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Hitachi Data Systems Tuesday expanded the definition of "unified storage" with the introduction of a new platform for combining block, file, and object storage under a single management framework.
HDS's new Hitachi Unified Storage (HUS) platform is based on a new version of its Command Suite, and it allows block-level, file-level, and object data to be stored on the same array and managed with a single suite of management tools, said Christophe Bertrand, senior director of corporate and product marketing for the Santa Clara, Calif.-based company.
"We want to support all types of data, and to scale as customers' needs grow," Bertrand said.
Unified storage has traditionally allowed block-level (SAN) and file-level (NAS) storage protocols to be used simultaneously within a single appliance, thereby simplifying the management of the storage.
With its HUS platform, HDS is adding to that mix object storage, which is data that is stored with a unique identifier including metadata about the object which remains with the data as it is moved.
With HUS, HDS is combining the management of its traditional block-based storage arrays, its file-based storage technology from its September acquisition of NAS vendor BlueArc, and its Hitachi Content Platform (HCP) system which provides intelligent, content-focused storage of unstructured data using multiple tiers.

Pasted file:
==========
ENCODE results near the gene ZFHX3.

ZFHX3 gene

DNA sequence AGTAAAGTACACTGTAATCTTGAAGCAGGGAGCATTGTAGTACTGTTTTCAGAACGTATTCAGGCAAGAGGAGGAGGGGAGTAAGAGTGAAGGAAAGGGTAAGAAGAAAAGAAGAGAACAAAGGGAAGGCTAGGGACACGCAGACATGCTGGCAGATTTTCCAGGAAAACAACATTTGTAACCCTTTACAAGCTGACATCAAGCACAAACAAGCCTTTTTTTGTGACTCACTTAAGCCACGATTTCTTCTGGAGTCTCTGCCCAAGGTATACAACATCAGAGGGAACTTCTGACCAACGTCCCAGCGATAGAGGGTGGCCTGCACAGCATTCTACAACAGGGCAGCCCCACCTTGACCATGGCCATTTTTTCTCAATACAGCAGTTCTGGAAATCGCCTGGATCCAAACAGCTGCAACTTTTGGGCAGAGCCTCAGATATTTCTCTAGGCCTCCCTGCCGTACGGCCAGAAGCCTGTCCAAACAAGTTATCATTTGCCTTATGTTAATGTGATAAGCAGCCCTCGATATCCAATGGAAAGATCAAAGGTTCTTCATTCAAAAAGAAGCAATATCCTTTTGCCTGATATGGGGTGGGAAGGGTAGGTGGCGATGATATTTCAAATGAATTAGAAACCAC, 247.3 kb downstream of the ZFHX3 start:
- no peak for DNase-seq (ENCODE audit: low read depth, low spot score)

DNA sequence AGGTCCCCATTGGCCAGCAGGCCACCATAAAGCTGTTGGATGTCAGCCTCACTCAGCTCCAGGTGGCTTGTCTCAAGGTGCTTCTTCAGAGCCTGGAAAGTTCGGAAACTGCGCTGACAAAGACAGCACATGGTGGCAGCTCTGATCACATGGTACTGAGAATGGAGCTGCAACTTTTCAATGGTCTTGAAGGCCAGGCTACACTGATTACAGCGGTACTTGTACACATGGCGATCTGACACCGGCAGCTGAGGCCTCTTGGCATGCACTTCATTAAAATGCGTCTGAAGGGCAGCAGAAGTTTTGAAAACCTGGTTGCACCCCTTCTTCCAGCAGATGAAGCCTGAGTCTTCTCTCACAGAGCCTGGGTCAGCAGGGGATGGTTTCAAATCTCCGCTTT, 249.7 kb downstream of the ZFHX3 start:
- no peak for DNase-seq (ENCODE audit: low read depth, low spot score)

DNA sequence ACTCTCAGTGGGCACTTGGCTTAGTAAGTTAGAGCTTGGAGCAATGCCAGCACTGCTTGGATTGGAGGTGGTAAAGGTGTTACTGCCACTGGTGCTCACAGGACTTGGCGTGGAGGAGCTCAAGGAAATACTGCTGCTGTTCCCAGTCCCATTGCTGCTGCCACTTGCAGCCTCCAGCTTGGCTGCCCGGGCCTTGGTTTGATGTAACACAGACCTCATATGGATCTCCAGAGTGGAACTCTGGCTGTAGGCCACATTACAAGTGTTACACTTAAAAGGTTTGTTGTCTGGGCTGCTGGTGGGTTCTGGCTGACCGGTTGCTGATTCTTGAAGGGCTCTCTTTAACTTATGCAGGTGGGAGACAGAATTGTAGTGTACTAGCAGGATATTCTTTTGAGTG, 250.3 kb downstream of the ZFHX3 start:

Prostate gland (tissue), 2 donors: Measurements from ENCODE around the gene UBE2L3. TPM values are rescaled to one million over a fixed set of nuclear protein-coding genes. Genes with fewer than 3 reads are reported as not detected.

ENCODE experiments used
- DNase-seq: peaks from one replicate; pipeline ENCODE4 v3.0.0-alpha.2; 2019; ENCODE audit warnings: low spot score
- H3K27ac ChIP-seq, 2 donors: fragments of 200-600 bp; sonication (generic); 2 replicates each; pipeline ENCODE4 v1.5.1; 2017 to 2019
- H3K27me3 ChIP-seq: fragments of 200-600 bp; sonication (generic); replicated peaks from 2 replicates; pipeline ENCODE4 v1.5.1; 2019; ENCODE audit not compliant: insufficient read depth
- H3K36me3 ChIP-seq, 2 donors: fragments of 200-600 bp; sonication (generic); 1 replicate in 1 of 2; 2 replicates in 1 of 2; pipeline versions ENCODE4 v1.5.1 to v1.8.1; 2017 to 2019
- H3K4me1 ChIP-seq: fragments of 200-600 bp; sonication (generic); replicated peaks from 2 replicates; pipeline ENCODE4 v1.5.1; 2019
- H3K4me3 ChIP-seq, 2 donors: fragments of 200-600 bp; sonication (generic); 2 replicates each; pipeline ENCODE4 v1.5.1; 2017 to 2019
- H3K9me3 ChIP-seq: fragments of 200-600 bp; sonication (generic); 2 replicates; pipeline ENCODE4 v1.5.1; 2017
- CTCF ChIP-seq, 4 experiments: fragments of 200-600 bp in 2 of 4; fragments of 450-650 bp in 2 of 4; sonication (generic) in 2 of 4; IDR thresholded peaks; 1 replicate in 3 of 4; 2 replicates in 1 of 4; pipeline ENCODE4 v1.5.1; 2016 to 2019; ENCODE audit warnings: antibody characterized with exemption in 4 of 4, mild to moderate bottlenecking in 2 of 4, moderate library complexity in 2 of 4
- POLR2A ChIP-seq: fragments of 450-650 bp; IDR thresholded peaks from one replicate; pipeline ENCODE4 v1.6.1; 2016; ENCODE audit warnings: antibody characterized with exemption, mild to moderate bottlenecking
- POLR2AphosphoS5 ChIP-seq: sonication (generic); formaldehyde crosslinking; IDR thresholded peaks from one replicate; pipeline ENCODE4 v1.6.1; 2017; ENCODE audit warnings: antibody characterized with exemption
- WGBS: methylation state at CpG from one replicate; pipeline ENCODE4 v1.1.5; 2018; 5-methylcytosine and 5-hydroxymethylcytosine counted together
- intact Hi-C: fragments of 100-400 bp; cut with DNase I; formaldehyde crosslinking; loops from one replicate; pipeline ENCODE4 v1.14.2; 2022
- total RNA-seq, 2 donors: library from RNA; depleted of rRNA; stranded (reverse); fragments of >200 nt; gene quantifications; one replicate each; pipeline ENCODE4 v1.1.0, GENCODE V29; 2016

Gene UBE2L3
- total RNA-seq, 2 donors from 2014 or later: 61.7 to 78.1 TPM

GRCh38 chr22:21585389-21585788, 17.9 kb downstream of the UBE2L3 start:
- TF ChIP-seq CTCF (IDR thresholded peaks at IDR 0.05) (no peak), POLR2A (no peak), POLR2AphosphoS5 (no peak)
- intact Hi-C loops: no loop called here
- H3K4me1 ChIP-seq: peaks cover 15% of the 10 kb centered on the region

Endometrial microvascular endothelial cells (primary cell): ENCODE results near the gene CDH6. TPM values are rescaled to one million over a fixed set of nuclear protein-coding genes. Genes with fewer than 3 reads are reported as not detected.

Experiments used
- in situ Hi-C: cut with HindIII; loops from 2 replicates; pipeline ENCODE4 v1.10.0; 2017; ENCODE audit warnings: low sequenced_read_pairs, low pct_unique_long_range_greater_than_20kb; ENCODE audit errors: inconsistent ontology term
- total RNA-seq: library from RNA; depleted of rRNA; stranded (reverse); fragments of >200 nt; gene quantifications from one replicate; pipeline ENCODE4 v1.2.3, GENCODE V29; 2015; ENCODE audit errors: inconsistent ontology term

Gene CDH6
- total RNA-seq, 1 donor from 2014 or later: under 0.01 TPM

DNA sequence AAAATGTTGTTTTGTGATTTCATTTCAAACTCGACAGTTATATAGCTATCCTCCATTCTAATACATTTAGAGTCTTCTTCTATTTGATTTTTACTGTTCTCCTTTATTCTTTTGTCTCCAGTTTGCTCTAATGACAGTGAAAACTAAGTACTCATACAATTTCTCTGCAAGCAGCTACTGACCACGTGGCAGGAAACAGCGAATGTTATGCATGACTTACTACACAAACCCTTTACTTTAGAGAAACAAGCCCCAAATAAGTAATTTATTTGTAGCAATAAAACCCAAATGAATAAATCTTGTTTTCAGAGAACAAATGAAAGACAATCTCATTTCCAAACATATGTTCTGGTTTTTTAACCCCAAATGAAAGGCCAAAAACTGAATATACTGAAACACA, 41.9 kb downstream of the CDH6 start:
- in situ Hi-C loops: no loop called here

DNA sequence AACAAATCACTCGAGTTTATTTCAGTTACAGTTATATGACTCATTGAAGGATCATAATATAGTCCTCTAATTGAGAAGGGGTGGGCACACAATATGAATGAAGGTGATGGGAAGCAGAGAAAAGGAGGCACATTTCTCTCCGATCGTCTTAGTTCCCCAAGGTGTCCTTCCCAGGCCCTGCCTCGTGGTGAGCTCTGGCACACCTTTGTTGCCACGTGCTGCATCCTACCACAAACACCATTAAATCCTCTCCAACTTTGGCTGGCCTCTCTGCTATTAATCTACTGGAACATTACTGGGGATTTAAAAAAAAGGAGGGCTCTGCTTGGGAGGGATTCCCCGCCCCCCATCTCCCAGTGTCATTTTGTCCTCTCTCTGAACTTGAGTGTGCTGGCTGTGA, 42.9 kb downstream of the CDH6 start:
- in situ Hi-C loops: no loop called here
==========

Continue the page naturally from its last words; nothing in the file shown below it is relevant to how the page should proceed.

Using the Hitachi Command Suite, customers can manage data across the entire line of HDS storage systems and all tiers of storage, Bertrand said. That breadth of management includes data stored on multi-vendor arrays that have been virtualized into heterogeneous storage pools behind HDS's Virtual Storage Platform (VSP), he said.
Capacity of data stored with the HUS platform scales to nearly 3 petabytes without impacting performance, Bertrand said. Customers can expect to be able to offer service level agreements (SLAs) with 99.999 percent availability, he said.
The integration of block, file, and object data management under a common management tool also provides such features as compliance, search, and compression across different data types, he said.
HDS's move to expand the definition of unified storage to include object storage makes sense given the importance clients place on getting a handle on all aspects of their data, said Joe Kadlec, vice president and senior partner at Consiliant Technologies, an Irvine, Calif.-based solution provider and HDS partner.
"That's one of the driving themes of Hitachi," Kadlec said. "If they are going to continue to be one of the leaders in the storage business, they will have to look at all aspects of storing data."
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